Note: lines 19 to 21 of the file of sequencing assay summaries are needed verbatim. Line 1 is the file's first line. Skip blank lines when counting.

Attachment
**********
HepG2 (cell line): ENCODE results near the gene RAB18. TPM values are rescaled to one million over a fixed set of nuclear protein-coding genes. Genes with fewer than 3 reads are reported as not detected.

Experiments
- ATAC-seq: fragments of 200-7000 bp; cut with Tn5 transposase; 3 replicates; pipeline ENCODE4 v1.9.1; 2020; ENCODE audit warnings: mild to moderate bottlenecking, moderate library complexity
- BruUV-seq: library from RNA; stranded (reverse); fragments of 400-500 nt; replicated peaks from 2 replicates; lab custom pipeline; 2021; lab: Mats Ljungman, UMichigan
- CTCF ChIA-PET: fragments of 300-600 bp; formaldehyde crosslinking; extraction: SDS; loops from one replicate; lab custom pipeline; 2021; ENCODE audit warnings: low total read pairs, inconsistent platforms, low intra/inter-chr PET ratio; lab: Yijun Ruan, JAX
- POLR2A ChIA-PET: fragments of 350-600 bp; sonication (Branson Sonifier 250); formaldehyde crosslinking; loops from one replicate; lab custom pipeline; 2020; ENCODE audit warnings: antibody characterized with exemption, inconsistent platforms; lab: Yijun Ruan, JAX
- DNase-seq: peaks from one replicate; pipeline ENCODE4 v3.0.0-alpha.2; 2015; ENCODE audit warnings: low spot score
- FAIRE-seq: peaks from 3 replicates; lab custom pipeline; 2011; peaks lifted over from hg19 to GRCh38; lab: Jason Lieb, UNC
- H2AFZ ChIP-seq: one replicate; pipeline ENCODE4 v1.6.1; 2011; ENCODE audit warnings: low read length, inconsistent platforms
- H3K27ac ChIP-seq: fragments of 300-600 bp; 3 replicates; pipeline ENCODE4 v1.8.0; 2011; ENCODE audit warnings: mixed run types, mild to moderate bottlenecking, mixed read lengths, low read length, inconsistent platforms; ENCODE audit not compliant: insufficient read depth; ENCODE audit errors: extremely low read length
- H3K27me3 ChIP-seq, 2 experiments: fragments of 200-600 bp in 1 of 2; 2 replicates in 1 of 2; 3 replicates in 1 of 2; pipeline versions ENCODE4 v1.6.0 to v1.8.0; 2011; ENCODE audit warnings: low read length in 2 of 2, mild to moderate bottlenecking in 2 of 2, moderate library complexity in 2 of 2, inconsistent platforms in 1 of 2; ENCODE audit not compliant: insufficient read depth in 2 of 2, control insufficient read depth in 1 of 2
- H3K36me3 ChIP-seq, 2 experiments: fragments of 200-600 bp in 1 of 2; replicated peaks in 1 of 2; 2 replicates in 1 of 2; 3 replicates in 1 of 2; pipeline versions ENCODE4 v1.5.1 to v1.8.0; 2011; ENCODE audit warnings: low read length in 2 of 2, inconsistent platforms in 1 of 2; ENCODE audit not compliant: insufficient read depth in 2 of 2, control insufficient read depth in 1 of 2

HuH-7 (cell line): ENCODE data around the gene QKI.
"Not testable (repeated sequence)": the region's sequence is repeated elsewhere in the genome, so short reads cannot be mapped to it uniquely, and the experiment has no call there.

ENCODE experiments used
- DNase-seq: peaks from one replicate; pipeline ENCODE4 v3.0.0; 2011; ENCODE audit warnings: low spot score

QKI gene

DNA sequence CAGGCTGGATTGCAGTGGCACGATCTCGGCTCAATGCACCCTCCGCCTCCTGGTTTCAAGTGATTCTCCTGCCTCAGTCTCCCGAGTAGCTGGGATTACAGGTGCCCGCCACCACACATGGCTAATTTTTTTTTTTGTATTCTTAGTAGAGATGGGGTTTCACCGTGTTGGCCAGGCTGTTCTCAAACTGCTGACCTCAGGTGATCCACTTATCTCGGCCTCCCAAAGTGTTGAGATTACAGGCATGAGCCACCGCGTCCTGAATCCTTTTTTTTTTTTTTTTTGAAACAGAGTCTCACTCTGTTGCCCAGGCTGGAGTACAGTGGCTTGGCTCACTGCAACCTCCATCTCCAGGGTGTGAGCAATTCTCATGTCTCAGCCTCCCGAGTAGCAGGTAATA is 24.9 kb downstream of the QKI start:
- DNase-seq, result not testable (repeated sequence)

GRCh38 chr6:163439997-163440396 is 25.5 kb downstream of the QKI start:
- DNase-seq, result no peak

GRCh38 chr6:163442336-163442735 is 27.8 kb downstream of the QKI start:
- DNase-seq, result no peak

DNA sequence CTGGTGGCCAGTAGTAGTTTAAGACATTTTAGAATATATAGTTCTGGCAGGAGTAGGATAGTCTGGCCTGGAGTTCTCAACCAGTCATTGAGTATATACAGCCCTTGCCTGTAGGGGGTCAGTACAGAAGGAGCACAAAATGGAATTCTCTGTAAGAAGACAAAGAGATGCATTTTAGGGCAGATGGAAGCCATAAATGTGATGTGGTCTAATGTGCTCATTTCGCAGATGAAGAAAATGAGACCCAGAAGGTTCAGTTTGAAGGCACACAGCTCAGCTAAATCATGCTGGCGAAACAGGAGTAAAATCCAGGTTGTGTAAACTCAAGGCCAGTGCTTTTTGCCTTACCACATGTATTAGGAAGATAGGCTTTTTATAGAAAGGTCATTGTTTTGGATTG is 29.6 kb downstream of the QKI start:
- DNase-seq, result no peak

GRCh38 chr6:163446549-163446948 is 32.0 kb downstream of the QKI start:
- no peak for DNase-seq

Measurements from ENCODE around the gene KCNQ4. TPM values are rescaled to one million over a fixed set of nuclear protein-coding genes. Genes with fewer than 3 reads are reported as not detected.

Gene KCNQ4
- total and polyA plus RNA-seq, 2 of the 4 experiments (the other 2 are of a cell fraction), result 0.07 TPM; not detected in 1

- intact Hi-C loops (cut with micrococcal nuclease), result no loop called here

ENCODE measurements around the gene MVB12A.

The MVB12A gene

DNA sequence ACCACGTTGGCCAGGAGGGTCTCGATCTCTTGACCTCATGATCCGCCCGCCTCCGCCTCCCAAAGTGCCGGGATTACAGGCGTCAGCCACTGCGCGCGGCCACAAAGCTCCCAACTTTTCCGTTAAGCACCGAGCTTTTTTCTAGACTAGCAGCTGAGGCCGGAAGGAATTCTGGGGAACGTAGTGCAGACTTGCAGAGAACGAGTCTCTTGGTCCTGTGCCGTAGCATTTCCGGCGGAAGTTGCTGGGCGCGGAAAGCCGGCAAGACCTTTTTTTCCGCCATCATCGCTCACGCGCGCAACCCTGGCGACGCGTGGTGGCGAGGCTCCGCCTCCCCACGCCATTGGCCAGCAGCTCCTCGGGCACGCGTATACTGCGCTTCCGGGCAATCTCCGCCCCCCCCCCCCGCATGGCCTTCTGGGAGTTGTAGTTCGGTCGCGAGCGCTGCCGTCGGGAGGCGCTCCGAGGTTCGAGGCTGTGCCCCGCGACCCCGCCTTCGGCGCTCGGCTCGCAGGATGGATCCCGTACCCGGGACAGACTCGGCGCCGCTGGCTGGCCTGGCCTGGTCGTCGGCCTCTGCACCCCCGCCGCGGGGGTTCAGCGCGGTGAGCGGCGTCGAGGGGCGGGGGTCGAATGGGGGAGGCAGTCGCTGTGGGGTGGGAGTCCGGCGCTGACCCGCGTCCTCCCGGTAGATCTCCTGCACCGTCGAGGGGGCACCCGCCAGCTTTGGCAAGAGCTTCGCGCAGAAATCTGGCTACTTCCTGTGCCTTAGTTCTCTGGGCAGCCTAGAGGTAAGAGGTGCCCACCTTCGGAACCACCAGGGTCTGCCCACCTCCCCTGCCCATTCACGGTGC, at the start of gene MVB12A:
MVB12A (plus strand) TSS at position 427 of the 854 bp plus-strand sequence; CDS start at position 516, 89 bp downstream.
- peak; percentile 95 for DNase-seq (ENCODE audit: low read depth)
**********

- DNase-seq, result not testable (repeated sequence)

GRCh38 chr6:163439997-163440396 is 25.5 kb downstream of the QKI start:
- DNase-seq, result no peak